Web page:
Cropped image. Staff Sgt. Jonathon Fowler, U.S. Air Force.
Myth: Someone with a concussion should be woken up every two to three hours.
Fact:: Infants or toddlers may not be able to tell you how they feel, so it may be appropriate to wake them up during the night to make sure they are arousable. Older children, teens, and adults who are awake and able to carry on a conversation can sleep uninterrupted. Sleep is very beneficial in concussion healing. Drowsiness and fatigue are common symptoms that people experience after a concussion. If you suspect that someone has had a concussion, have that person evaluated by a health care professional who will advise on what to do next.
Myth: Everyone with a concussion needs a CT scan or MRI.
Fact: Damage to the brain from concussion is on a microscopic level and cannot be detected from a CT scan or MRI. These images will pick up structural damage, like a fracture or a bleed in the brain. If a person suffers a concussion, these images will not show any abnormalities.
Myth: A concussion requires a loss of consciousness.
Fact: A loss of consciousness happens in only approximately 10 percent of all concussions. Every concussion is different. In some cases, a person who has a loss of consciousness may suffer less injury than someone who remained awake after the injury.
Myth: Helmets prevent concussions.
Fact: Helmets can prevent skull fractures or a more serious injury, like a bleed in the brain, but they don’t prevent a concussion from occurring. The brain “floats” in fluid that surrounds the brain inside the skull, kind of like pickles in a jar. If the brain gets jostled around inside the skull, even when wearing a helmet, it can cause a concussion. It is always a good idea to wear helmets when biking or participating in sports to prevent a serious injury.
Myth: You need to hit your head to sustain a concussion.
Fact: A concussion can occur without an actual blow to the head. It can occur from whiplash type injuries (front to back) and rotational injuries (side to side). When the head or upper body is shaken with enough force, the brain can move around and slam into the inside of the skull such as in a car accident or being violently shaken.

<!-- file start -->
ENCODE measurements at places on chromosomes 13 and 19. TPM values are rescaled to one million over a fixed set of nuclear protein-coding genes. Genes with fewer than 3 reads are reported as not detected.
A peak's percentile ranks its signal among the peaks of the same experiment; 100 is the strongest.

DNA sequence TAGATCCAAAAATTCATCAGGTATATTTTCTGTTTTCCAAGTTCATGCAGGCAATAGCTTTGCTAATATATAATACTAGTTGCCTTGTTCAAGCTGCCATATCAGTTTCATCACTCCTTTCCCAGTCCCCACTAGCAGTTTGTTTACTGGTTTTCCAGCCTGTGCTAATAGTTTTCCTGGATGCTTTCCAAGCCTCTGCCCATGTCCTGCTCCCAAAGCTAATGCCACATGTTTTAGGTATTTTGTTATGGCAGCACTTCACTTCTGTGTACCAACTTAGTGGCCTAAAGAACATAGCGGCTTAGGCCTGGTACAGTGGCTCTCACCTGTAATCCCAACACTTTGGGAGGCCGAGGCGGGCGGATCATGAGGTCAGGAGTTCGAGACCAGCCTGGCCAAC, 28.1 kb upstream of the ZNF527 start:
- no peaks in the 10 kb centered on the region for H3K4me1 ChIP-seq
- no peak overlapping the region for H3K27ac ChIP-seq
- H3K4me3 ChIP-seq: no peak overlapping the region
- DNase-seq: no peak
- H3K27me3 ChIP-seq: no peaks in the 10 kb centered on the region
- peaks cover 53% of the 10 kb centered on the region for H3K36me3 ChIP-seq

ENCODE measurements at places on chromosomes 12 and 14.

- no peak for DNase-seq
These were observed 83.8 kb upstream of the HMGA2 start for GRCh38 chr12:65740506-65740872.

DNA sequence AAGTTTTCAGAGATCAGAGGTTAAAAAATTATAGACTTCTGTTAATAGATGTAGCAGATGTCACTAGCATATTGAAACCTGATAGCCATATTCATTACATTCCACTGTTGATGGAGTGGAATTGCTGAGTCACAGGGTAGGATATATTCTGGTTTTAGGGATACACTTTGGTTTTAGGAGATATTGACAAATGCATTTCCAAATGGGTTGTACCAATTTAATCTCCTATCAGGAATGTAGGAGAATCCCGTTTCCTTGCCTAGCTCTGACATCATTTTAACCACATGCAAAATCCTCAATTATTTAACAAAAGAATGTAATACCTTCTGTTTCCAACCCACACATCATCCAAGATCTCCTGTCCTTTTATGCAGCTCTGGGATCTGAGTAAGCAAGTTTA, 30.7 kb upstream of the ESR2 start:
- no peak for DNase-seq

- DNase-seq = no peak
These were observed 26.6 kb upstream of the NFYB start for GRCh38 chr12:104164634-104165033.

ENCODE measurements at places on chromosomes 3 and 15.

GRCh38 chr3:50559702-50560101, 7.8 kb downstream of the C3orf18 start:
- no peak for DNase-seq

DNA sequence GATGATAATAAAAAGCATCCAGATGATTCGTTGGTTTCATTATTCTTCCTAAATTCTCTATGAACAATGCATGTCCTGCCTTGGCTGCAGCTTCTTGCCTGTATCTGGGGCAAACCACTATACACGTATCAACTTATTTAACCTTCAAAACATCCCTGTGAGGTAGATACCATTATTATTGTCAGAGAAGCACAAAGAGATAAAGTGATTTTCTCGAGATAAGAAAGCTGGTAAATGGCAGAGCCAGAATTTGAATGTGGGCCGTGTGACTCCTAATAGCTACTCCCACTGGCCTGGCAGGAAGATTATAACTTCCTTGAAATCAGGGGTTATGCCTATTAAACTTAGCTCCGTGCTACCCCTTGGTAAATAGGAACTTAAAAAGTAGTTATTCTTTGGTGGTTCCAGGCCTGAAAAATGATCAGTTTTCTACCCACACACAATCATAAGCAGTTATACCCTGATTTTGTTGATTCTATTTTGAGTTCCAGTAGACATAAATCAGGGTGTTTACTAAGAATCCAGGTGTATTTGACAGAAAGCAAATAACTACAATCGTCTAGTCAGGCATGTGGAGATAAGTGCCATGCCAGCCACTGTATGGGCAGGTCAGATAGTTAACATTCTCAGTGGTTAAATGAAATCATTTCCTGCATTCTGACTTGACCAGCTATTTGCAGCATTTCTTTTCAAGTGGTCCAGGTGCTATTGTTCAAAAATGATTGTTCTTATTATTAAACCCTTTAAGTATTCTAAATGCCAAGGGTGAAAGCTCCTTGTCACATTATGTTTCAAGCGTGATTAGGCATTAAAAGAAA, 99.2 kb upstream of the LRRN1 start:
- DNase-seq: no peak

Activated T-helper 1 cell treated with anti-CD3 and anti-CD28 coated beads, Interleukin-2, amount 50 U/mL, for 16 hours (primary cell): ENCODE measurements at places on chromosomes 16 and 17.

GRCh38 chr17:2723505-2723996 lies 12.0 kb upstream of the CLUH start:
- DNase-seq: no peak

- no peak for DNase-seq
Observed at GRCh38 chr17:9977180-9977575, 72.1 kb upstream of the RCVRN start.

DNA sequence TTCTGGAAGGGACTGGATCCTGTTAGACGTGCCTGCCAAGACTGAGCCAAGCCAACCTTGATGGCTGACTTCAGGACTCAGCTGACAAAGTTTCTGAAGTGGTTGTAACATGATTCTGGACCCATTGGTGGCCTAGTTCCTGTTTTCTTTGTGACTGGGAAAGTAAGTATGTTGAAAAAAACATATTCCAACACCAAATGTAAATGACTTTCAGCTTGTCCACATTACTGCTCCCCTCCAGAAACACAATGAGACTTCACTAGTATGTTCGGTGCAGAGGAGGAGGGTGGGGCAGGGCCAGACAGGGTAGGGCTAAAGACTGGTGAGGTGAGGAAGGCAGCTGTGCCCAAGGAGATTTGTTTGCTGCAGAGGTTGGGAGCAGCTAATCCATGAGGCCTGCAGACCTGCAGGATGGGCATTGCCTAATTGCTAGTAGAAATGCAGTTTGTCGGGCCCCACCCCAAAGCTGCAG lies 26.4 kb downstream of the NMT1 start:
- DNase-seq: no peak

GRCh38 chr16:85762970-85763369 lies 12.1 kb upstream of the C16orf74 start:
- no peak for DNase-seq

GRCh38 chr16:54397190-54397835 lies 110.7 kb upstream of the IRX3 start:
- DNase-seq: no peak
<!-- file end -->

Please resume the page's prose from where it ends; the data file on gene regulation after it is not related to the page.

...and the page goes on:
Myth: A child should not go back to school until he or she is free of concussion symptoms.
Fact: For the first two to three days, it is OK to keep a child home for complete cognitive rest. However, most concussed students may return to school after this time, but may require additional supports at school during recovery. Studies show that keeping children home for too long can create anxiety due to missing school work and social life. Having anxiety can prolong symptom recovery.
Myth: The symptoms of concussion begin immediately after the injury.
Fact: The symptoms of concussion may start immediately after the injury; however, they can also appear the next day or even two or more days later. In fact, delayed onset of signs and symptoms is more likely in younger athletes.
Myth: All concussions have the same clear-cut symptoms.
Fact: No two concussions are alike. Headache is the most commonly reported symptom in both males and females, but there are many other symptoms that can occur with concussion, including nausea, dizziness, trouble sleeping, fatigue, light sensitivity or sound sensitivity. Any person can have a combination of these symptoms or more.
Myth: You must be placed in a dark room to recover from concussion.
Fact: Recent studies show that prolonged, complete cognitive and physical rest do not make the recovery process faster. In fact, people who take active, individualized approaches to resume light activities while still symptomatic following concussion are showing faster recovery rates. Prolonged complete rest, like lying in a dark room and staying home from school for an extended amount of time, can lead to anxiety and depression issues as well as fatigue.
– Susan Musto. ANP-BC, nurse practitioner at the Concussion Clinic, Beaumont Health Neuroscience Center